Looks like ass (positive) | Simply Ranked

Plus: Generations' worth of Caswell Berry, consensual reality, a low-effort travel blog, and more.

Looks like ass (positive) | Simply Ranked

The definitive weekly ranking and analysis of all the skateboarding and other things online that I cannot stop consuming and how it makes me feel, personally.

B.C. = V.X.

Rank: 1
Mood: 📹

From Tilt Mode to Toebock, Toy Machine to Thrasher, TransWorld, Enjoi, Osiris, and now Jacuzzi Unlimited, for close to a quarter century now, Caswell Berry has been releasing quality footage. He's been at it so long that video parts are now qualified by the type of camera used to film them.

Berry's Dirt Weasel VX Part, released on Monday, tags "VX part" onto its title as if it's a nod to the discerning viewer, like a call to the silent film fans who are fed up with the talkies. His career has spanned drastic enough changes in technology, his image captured and shared through a generation's worth of differing product development, that it is now an anachronism of sorts to be viewed through the Sony VX1000's lens, to log the tricks contained within its DV tapes onto the computer, and then to YouTube.

It's also interesting to update video naming conventions in this way because HD cameras have been used in skate videos for nearly twenty years and were only preceded by the VX, released in 1995, by a decade. Yet we don't often see "HD Part" slapped onto the name of a video offering (although it's not unheard of). There is, of course, still a strong cultural appreciation for the look, sound, and feeling provided by the VX and the way it captures skateboarding, so it could just be an SEO play to the diehards. And maybe I'm overanalyzing this because it makes me feel old to see those two letters being used as a signal to fans of a bygone era. One where VX wasn't considered a filter to play with for individual projects but how I once viewed the whole world of skateboarding videos.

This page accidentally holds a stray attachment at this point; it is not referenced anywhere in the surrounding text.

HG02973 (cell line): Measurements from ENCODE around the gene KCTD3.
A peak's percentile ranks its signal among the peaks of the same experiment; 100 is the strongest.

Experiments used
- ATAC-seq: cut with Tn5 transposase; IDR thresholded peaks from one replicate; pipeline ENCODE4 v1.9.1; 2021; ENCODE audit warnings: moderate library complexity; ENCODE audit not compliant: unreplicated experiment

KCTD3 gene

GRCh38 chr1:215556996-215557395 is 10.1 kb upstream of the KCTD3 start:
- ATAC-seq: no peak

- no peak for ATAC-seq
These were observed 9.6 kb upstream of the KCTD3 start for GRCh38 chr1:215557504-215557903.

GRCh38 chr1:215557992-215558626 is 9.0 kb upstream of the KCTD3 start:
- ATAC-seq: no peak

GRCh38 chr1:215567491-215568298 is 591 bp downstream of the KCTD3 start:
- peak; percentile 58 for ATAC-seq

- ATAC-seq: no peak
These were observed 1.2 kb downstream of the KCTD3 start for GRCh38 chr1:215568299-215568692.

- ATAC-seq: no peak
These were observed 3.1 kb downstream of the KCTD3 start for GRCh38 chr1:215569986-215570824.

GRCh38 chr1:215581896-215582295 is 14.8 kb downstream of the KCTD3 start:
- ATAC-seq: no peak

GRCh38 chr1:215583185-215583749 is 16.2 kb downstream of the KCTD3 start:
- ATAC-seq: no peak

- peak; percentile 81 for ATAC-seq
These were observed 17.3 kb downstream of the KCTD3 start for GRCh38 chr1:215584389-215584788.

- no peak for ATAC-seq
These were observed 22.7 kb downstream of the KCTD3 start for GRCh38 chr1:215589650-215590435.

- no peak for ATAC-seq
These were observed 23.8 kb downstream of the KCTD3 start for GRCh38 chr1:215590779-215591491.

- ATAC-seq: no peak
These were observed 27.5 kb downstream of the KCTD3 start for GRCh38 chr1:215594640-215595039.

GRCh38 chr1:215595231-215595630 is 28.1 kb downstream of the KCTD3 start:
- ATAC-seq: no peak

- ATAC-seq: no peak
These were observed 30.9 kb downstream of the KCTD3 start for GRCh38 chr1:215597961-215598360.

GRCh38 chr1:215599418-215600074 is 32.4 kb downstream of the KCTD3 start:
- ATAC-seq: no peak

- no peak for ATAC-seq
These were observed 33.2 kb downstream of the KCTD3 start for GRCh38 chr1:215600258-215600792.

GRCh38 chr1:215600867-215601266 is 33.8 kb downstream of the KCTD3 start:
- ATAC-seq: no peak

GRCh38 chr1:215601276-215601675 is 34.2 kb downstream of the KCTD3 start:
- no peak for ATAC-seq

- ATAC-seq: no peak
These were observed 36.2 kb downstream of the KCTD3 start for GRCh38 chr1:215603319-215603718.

Whatever the case, what hasn't changed is that Berry is still very good on a skateboard and that he still looks good through the eye of the VX, however many years later.

Looks like ass (negative)

Rank: 1
Mood: 🍑

Via @depthsofwiki on Twitter

Neither description of the Laser Flip in its long-ago revised Wikipedia entry in "skateboarding tricks" is wrong, per se. Laser Flips do kind of look "like ass" (negative), which leads them to be "unpopular due to its low visual appeal." It's important to note, however, that this is not universal, and there are folks who like — and even love — the Laser Flip. Dashawn Jordan did it down the sixteen stairs of Hollywood High. You must have some level of attraction to the maneuver if you're willing to risk your health and safety to such a degree for it.